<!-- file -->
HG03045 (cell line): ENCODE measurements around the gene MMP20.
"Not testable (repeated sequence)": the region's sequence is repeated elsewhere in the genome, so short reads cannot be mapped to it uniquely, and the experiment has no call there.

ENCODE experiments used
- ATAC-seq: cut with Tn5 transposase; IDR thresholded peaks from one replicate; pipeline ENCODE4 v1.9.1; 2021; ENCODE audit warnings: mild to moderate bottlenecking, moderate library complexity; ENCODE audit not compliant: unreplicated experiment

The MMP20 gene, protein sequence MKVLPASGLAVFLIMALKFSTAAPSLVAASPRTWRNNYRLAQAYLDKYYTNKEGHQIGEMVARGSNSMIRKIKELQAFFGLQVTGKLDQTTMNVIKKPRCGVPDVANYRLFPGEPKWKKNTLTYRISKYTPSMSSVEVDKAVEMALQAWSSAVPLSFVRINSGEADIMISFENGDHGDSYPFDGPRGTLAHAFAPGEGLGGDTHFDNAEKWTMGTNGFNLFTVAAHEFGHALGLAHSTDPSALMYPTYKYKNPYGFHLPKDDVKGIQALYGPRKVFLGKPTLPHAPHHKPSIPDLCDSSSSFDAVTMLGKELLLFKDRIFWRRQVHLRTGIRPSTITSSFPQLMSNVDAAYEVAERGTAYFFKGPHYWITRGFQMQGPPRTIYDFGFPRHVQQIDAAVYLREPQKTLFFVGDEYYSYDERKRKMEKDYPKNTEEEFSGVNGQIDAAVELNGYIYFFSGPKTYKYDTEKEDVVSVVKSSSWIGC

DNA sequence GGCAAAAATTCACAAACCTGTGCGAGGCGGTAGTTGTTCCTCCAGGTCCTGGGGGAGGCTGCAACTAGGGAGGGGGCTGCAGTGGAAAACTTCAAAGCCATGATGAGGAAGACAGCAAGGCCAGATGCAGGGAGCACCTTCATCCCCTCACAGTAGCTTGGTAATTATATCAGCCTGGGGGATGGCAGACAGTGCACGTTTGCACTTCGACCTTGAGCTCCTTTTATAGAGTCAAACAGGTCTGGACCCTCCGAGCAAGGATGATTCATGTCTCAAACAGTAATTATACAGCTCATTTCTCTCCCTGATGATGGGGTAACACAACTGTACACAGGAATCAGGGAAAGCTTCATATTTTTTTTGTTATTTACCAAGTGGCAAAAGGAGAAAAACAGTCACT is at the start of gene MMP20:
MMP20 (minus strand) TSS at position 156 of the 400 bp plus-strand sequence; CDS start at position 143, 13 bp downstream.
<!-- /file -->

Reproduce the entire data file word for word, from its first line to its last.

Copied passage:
HG03045 (cell line): ENCODE measurements around the gene MMP20.
"Not testable (repeated sequence)": the region's sequence is repeated elsewhere in the genome, so short reads cannot be mapped to it uniquely, and the experiment has no call there.

ENCODE experiments used
- ATAC-seq: cut with Tn5 transposase; IDR thresholded peaks from one replicate; pipeline ENCODE4 v1.9.1; 2021; ENCODE audit warnings: mild to moderate bottlenecking, moderate library complexity; ENCODE audit not compliant: unreplicated experiment

The MMP20 gene, protein sequence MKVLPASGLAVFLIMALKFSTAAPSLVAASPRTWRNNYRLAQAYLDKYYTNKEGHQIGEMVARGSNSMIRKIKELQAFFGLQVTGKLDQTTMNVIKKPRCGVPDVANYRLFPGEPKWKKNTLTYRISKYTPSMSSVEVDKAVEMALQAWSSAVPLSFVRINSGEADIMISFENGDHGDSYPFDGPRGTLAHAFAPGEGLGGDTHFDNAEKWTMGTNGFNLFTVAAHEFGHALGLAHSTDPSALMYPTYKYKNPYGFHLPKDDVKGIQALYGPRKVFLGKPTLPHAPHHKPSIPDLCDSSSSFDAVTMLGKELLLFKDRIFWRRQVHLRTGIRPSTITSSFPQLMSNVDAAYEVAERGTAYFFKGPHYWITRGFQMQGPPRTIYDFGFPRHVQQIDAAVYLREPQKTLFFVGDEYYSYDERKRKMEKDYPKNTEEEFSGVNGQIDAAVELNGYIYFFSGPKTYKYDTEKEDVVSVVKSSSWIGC

DNA sequence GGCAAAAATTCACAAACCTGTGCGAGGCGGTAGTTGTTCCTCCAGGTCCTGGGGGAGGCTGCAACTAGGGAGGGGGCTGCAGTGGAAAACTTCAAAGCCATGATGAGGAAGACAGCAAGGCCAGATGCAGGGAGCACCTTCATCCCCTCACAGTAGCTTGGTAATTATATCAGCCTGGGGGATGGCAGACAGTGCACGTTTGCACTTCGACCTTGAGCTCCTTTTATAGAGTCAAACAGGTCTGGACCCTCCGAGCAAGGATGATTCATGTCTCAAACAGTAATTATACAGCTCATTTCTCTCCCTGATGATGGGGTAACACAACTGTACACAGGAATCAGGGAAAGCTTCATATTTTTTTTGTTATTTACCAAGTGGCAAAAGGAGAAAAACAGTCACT is at the start of gene MMP20:
MMP20 (minus strand) TSS at position 156 of the 400 bp plus-strand sequence; CDS start at position 143, 13 bp downstream.